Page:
To read the full report by the National Center on Family Homelessness click here.

Making the Holiday Bright

Christmas at CCO

The Holiday Season should be a special time for everyone. At CCO we try to make the holidays bright for each person. You are an important part of that effort. There are a variety of ways you can be a blessing to our shelter guests. Donate new unwrapped toys or gift items for those staying in one of our family shelter, donate funds for a Christmas party in the single men’s or women’s shelter program, or organize your church or civic group to provide a holiday meal. We work extra hard this time of year to make everyone at CCO feel special and cared for.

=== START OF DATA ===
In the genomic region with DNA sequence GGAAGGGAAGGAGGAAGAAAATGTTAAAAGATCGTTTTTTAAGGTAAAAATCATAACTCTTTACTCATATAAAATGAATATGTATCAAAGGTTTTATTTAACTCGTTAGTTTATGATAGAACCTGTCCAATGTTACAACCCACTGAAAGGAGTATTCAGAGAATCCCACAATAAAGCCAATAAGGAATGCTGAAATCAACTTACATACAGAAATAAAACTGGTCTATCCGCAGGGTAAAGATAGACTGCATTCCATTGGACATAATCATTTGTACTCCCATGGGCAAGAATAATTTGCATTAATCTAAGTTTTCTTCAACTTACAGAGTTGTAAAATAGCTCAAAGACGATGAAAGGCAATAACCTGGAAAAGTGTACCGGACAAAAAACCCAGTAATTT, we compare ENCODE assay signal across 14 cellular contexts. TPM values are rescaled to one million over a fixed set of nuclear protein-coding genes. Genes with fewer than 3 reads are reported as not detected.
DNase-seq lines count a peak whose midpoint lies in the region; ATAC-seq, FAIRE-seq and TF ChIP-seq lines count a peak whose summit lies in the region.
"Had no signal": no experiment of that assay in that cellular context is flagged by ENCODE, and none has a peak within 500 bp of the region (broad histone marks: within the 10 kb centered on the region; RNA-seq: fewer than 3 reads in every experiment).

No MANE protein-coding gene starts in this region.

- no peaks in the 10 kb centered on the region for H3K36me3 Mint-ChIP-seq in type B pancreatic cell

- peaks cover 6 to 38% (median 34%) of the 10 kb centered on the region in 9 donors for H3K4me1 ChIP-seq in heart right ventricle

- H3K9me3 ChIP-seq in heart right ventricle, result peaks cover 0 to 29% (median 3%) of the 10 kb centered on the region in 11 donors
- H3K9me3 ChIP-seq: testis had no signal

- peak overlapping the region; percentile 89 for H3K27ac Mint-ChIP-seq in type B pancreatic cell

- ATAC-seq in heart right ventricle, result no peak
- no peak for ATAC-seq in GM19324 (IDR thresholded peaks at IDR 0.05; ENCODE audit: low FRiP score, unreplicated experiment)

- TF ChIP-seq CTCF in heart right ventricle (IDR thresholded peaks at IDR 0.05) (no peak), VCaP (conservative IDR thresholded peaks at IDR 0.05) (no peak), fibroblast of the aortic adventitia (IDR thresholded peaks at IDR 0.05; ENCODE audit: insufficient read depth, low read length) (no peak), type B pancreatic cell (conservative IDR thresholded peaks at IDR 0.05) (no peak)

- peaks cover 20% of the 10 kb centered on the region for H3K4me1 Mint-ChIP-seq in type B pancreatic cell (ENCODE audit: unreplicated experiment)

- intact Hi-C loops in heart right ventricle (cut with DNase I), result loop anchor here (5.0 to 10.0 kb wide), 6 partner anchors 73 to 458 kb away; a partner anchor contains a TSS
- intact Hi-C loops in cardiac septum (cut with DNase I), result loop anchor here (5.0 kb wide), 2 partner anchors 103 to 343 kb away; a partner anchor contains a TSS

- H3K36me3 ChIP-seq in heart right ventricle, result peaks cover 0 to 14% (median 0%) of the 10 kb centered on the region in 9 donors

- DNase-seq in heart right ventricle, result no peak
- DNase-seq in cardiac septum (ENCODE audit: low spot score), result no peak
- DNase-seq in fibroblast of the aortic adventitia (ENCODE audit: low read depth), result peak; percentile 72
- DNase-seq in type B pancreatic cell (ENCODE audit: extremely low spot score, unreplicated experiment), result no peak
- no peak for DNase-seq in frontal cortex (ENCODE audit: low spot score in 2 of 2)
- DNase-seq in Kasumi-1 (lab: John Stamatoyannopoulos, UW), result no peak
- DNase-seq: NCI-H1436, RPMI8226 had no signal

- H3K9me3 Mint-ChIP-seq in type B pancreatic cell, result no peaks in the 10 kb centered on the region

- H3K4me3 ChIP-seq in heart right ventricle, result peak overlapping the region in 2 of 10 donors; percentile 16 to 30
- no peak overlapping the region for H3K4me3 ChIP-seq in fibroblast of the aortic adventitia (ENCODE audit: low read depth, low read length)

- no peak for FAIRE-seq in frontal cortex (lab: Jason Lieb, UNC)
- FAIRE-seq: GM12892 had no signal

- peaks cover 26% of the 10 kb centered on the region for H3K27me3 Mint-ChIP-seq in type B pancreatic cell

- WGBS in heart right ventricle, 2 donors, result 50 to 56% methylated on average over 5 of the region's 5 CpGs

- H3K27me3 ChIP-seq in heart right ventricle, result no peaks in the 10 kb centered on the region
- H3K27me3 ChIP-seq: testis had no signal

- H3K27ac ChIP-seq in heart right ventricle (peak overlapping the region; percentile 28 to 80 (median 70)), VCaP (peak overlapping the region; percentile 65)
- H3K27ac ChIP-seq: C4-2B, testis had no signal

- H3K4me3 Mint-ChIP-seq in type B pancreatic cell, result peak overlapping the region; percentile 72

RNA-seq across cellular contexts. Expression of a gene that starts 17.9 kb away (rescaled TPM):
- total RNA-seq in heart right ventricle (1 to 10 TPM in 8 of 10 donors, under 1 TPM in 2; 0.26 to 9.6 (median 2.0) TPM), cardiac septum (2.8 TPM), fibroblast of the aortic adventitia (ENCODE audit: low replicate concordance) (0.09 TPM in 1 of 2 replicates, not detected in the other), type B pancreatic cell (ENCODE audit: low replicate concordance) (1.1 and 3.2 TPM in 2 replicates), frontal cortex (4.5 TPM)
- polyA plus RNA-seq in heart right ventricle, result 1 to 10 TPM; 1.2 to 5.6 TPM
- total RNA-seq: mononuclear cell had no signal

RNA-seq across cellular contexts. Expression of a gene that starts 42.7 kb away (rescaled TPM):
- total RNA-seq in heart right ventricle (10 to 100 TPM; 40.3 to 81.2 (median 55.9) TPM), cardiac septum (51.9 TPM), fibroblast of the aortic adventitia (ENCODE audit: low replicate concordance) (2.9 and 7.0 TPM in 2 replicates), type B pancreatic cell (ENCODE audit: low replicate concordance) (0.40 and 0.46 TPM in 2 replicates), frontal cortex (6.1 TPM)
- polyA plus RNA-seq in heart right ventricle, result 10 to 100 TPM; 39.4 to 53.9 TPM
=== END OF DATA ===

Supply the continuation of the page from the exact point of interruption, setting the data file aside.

Join us this holiday season in making Christmas bright for our shelter guests. If you have questions contact Eve at Thank you!

Five Families Housed!

CCO Family

Recently, five families sheltered at CCO moved into permanent housing! We are proud to see the determination of our shelter guests and the assistance and support of our case management team in reaching this excellent goal!

CCO provides shelter for families of all descriptions. Unusual family arrangements often have difficulty finding shelter space. Fathers with children struggle to find shelter placement. CCO welcome dads with kids and has been a part of their amazing success stories. To read Lydell’s success story click here.

Safe shelter, nutritious meals and intensive case management services matter in the lives of homeless men, women and children. Help us continue to serve Chicago’s most vulnerable population. Consider donating today!

Thank you!